Iron Mountain climbs a steep mining road with fine views of the surrounding mountains along with Wilson Peak and the Lizard Head Wilderness. Aspen groves, waterfalls and an old mine add interest to the hike.
Trailhead to Mountain Flower Mine
Access to the Iron Mountain Trail is via the Deep Creek Trail. (See driving directions below). From the trailhead, walk north/northeast on the Deep Creek Trail ascending moderate switchbacks through meadows. The high peaks of the Lizard Head Wilderness, including Wilson Peak (14,017-ft.) and Sunshine Mountain (12,930-ft.), dominate the view to the southwest. Whipple Mountain (11,992-ft.) and the unnamed peaks rise along the west side of the Deep Creek fill the skyline to the northwest.
After 0.3 miles reach an unsigned junction on a dirt road and turn left. Make note of this intersection so you don’t miss your turn on the way back to your vehicle.
At 0.4 miles the grade levels as the trail reaches a signed junction for the Deep Creek Trail where a road joins from the south. Continue straight ahead (northwest) through trees on the Deep Creek Trail that now runs along an irrigation ditch.
At 1.2 miles reach a signed junction and turn left (west) on the Whipple Trail. Openings in the trees along the trail offer fine views of Wilson Peaks and the Lizard Head Wilderness. A tenth of a mile beyond the turn reach a small sign pointing to the continuation of the trail dropping down a wooded hillside to a crossing of the East Fork of Deep Creek at 1.7 miles. Cross the creek on a wood log and then ascend a hillside to a dirt road at 1.8 miles.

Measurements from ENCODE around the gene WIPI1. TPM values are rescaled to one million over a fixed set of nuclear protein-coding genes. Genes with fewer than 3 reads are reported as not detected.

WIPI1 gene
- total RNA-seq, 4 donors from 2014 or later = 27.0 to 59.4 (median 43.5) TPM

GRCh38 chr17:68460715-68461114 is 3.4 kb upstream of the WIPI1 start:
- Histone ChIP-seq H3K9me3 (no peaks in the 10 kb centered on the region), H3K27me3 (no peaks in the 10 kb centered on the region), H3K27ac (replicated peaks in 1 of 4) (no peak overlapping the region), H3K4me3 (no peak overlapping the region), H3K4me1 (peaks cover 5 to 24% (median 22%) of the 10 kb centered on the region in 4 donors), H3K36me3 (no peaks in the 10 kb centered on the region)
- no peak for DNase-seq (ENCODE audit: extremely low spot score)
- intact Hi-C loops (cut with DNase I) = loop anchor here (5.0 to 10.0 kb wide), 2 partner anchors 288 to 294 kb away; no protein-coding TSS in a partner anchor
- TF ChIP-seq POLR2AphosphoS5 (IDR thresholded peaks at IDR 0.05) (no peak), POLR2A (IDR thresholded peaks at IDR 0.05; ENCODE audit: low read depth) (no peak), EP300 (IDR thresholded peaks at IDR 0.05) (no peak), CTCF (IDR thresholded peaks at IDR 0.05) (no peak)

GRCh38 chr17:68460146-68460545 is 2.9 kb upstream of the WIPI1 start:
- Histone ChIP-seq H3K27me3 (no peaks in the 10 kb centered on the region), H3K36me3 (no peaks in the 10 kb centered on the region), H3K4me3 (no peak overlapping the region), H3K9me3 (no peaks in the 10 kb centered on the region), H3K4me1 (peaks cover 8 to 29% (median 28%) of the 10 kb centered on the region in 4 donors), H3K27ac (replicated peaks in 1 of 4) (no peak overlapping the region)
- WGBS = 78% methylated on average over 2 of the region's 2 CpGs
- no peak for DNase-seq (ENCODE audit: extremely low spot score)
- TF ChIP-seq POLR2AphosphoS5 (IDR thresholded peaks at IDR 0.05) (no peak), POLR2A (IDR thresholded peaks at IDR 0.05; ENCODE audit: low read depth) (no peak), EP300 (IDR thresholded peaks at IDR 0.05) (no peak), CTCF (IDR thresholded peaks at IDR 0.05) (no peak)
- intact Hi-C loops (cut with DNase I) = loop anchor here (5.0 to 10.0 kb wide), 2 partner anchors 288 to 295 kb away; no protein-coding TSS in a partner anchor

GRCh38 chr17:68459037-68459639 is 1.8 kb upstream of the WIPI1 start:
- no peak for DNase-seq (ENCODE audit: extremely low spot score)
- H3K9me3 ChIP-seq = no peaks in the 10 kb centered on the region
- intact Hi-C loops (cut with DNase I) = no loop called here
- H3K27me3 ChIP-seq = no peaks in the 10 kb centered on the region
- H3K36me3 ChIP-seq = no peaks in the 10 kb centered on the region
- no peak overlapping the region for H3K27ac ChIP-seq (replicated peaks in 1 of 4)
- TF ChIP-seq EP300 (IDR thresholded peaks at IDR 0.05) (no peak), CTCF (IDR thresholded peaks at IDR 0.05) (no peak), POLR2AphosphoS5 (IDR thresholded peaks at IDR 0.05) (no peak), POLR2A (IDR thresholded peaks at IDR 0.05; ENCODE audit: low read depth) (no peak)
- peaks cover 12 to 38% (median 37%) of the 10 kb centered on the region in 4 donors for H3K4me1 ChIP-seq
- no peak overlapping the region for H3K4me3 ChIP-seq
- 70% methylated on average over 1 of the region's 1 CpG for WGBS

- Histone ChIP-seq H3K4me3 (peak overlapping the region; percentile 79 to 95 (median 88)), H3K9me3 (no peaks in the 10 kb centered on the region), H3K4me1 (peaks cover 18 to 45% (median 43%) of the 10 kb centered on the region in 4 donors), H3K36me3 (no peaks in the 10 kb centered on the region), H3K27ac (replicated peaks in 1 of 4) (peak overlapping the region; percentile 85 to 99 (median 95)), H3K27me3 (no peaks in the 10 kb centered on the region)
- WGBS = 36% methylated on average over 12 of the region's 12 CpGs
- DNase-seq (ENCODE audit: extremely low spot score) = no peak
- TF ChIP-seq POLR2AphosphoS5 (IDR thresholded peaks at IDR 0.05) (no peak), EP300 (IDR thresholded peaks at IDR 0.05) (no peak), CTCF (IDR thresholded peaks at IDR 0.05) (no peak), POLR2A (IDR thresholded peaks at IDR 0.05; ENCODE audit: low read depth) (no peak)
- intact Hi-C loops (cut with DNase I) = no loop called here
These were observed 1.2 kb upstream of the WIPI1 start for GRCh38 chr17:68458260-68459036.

Turn right (northeast) on the road, a two track, signed for the Iron Mountain Trail (#495). To the left is the continuation of the Whipple Mountain Trail.
The road now climbs on moderate to moderately steep grades through aspen groves and scattered evergreens above the north side of the creek. Ignore a trail branching right at 2.1 miles. This trail drops to the creek.
A short distance beyond the road becomes rocky as it crosses talus slopes. Here views open up the valley, known locally as Snodgrass Canyon after a local who died in the area in the 1940’s. Ruffner Mountain (13,003-ft.) and Mears Peak (13,496-ft.) tower above the north side of the valley.
Look for a waterfall along the creek at 2.8 miles. Over the next 0.4 miles the valley floor drops steeply down a series of steps, each with a photogenic falls. Some of the falls are difficult to see because of the dense foliage along the valley floor. Early in the morning the valley bottom is in deep shade, making photographing the falls difficult.
At 3.0 and 3.1 miles cross seasonal creeks flowing down the steep slopes above the trail. Beyond each of the crossings turn around for more nice views of the Lizardhead Wilderness. If you look closely you should be able to see Lizardhead Peak, a slender spire rising to the left of Sunshine Mountain.
As you continue ascending enjoy ever improving views of Mears Peak. The trail is now gradually curving to the right (east), opening views to the rugged summits forming the cirque at the head of the valley.